Marvel’s Eternals: Diversity Can’t Replace Quality
If you couldn’t tell from this review’s title, I was not a fan of Marvel’s new movie “Eternals.” It is, in my opinion, the single worst movie in the entire Marvel Cinematic Universe (MCU). The movie has, however, received a lot of praise for the diversity of its cast, with some critics weighing this single factor against “Eternals’” plot, characters and worldbuilding. Some media personalities even decided that the only reason that “Eternals” is disliked by many fans and critics is because of its Black, Asian, gay and female cast. This is a view that I find ideologically driven, and incompatible, certainly, with this particular movie.
Without getting into too many spoilers, “Eternals” features 10 superheroes, each with their own powers including generating weapons, transmuting substances, flying and shooting lasers, creating tech from thin air and more. This team of heroes has been on Earth for 7,000 years, but split up after defeating its enemies — the Deviants — centuries ago, and now must join forces again to fight for the fate of the world. You may be thinking: “Did you say 10 characters? How is one movie supposed to introduce, develop and properly use 10 entirely unknown characters?” The answers are that I did, and it can’t.
By the end of the movie, we know a little about some of the heroes, namely our main characters Sersi, Ikaris, Kingo and Sprite. However, all 10 are underdeveloped and badly written; all but one act as if they are young adults rather than ancient immortal beings, for example. The fact that we know nothing about these characters allows them to act however is deemed necessary at that particular moment for the plot to progress, with the audience being forced to accept that whatever they are doing must fit their character, even if we’ve been given no such indication previously.
Furthermore, the movie seems to have no idea what tone it’s trying to have. One second our heroes are mourning their friend of 7,000 years, the next they’re making jokes that are abrupt, out of place and painfully unfunny. The plot is similarly incomprehensible, including a relatively major side-plot that literally goes nowhere, problems conveniently resolving themselves and characters whose powers get stronger or weaker solely based on what’s needed for the plot to function. But the biggest issue, in my opinion, is the worldbuilding. The reason this movie is worse than other bad MCU movies like “Thor 2” is that it retroactively breaks so many rules and aspects of the MCU’s worldbuilding, from the building of the physical world and its function to all of human history and progress.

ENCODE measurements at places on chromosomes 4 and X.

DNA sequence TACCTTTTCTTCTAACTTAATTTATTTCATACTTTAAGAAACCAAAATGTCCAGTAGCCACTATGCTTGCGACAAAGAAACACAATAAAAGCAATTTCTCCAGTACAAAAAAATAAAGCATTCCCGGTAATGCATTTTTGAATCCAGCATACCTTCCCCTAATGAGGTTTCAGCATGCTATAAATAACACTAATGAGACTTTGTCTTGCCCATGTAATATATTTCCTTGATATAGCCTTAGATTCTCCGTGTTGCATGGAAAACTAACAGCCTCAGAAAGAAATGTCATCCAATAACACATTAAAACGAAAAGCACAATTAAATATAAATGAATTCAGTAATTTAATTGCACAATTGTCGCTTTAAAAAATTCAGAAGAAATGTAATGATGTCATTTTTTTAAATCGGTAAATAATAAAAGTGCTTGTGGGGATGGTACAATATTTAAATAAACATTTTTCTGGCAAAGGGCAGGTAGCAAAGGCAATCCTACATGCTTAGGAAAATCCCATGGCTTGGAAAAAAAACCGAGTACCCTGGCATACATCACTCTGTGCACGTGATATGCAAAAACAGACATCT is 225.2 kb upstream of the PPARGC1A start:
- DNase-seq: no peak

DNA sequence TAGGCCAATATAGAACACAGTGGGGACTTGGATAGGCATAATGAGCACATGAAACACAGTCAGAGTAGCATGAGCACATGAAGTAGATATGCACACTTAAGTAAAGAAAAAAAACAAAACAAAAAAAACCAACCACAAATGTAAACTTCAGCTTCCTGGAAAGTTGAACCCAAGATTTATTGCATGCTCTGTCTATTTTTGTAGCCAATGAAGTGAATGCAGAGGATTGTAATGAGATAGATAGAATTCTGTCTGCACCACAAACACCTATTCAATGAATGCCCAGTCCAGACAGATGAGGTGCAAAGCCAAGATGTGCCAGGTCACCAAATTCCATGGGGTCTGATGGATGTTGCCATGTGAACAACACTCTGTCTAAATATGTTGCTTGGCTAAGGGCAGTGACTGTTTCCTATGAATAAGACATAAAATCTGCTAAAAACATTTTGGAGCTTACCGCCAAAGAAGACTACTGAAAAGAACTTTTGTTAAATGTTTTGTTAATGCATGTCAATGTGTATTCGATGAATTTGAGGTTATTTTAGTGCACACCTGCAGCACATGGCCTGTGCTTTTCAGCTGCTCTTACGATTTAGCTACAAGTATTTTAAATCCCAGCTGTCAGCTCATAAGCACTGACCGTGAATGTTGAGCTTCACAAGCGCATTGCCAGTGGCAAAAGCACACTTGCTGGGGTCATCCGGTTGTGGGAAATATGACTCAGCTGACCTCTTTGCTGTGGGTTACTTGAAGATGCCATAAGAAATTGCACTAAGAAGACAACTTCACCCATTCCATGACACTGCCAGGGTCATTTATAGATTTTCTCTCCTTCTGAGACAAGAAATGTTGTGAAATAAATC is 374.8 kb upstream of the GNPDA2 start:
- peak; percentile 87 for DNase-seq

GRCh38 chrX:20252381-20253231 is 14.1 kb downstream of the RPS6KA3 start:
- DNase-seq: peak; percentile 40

That is merely a spoiler-free taste of some of the problems with “Eternals.” But many people, as I mentioned, look to the diversity of the film to redeem all of these issues. And “Eternals” is diverse: an Asian writer/director (Chloe Zhao, who is obviously out of her depth working on a big-budget, CGI-filled movie), a Latina woman, a deaf woman, a Black gay man, an Indian man, an Asain man and an Asian woman make up the cast. However, audiences and critics have long since proven, despite the cries that the only reason one would dislike this movie is because of its diversity, that they are more than willing to accept diverse movies on one condition: that the movies are good. Well-made movies like “Wonder Woman” and “Black Panther,” both in the same superhero genre as “Eternals,” were well-liked because most people don’t care about the races, genders, disabilities or sexual orientations of the characters they’re watching on screen. Most people just want to see well-written, interesting stories that make sense and don’t retroactively destroy movies or worlds that they love (looking at you, “Star Wars” sequels). People will enjoy your movie, independent of its diversity, as long as it just isn’t bad. Unfortunately, that bar is one “Eternals” couldn’t clear.
Photo Caption: The Cast of “Eternals”
Photo Credit: Gage Skidmore/ Wikimedia Commons